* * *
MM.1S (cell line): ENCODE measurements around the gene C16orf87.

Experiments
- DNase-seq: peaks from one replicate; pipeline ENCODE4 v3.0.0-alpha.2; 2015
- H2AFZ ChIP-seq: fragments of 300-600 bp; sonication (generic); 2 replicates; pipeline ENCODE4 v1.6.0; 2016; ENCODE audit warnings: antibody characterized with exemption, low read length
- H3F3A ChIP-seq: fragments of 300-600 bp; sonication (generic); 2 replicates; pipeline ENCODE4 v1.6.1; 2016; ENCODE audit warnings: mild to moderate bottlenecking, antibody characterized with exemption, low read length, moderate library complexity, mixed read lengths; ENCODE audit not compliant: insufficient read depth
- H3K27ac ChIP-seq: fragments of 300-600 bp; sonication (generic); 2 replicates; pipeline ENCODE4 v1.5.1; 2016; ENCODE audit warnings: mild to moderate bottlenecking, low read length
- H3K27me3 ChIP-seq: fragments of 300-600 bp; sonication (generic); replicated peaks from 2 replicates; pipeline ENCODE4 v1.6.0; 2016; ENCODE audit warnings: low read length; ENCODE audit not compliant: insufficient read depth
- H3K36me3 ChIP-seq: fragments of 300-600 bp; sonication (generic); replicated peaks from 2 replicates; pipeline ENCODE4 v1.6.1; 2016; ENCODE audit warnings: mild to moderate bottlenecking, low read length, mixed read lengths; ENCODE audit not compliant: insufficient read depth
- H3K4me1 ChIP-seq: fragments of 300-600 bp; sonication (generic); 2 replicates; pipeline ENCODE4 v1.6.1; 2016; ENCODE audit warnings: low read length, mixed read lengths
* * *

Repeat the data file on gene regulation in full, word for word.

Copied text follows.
MM.1S (cell line): ENCODE measurements around the gene C16orf87.

Experiments
- DNase-seq: peaks from one replicate; pipeline ENCODE4 v3.0.0-alpha.2; 2015
- H2AFZ ChIP-seq: fragments of 300-600 bp; sonication (generic); 2 replicates; pipeline ENCODE4 v1.6.0; 2016; ENCODE audit warnings: antibody characterized with exemption, low read length
- H3F3A ChIP-seq: fragments of 300-600 bp; sonication (generic); 2 replicates; pipeline ENCODE4 v1.6.1; 2016; ENCODE audit warnings: mild to moderate bottlenecking, antibody characterized with exemption, low read length, moderate library complexity, mixed read lengths; ENCODE audit not compliant: insufficient read depth
- H3K27ac ChIP-seq: fragments of 300-600 bp; sonication (generic); 2 replicates; pipeline ENCODE4 v1.5.1; 2016; ENCODE audit warnings: mild to moderate bottlenecking, low read length
- H3K27me3 ChIP-seq: fragments of 300-600 bp; sonication (generic); replicated peaks from 2 replicates; pipeline ENCODE4 v1.6.0; 2016; ENCODE audit warnings: low read length; ENCODE audit not compliant: insufficient read depth
- H3K36me3 ChIP-seq: fragments of 300-600 bp; sonication (generic); replicated peaks from 2 replicates; pipeline ENCODE4 v1.6.1; 2016; ENCODE audit warnings: mild to moderate bottlenecking, low read length, mixed read lengths; ENCODE audit not compliant: insufficient read depth
- H3K4me1 ChIP-seq: fragments of 300-600 bp; sonication (generic); 2 replicates; pipeline ENCODE4 v1.6.1; 2016; ENCODE audit warnings: low read length, mixed read lengths